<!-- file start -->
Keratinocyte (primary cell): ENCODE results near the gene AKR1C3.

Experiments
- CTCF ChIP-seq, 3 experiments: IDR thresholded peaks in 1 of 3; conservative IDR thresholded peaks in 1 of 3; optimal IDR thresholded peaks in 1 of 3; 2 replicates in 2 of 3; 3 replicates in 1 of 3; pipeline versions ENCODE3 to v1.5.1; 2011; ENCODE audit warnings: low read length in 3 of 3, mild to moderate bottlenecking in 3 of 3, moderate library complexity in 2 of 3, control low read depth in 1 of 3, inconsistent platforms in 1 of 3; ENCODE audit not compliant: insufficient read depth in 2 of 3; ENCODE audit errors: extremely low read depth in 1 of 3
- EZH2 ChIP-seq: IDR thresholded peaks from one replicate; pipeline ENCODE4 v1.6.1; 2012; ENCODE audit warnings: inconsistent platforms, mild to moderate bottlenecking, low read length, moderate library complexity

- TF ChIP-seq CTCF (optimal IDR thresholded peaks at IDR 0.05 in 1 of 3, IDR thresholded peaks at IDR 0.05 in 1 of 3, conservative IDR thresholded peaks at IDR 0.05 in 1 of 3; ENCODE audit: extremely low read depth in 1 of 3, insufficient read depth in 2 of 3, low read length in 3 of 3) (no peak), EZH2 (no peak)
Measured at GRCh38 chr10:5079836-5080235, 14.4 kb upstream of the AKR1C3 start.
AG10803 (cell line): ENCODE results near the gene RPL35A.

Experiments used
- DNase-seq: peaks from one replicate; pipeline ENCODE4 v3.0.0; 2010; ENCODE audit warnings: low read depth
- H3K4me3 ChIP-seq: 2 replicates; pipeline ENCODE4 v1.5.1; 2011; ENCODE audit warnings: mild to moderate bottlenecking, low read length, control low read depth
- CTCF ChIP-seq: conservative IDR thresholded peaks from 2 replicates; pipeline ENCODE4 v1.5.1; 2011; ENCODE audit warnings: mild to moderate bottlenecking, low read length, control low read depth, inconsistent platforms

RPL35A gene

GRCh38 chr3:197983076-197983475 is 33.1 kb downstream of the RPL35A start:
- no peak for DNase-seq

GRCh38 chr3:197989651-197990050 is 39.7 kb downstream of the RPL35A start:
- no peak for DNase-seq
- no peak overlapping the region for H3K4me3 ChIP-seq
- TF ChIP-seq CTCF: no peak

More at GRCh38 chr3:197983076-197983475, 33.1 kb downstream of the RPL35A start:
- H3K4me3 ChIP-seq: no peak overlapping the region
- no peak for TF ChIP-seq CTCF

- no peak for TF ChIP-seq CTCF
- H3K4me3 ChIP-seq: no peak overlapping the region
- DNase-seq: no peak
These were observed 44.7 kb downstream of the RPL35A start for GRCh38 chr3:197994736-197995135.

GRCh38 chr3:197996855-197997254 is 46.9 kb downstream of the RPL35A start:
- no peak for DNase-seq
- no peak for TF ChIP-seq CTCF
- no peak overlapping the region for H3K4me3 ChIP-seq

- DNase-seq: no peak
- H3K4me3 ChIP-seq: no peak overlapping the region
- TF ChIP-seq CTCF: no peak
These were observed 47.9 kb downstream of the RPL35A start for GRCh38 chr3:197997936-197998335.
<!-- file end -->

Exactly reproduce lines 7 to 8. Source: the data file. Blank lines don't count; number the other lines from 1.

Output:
AG10803 (cell line): ENCODE results near the gene RPL35A.

Experiments used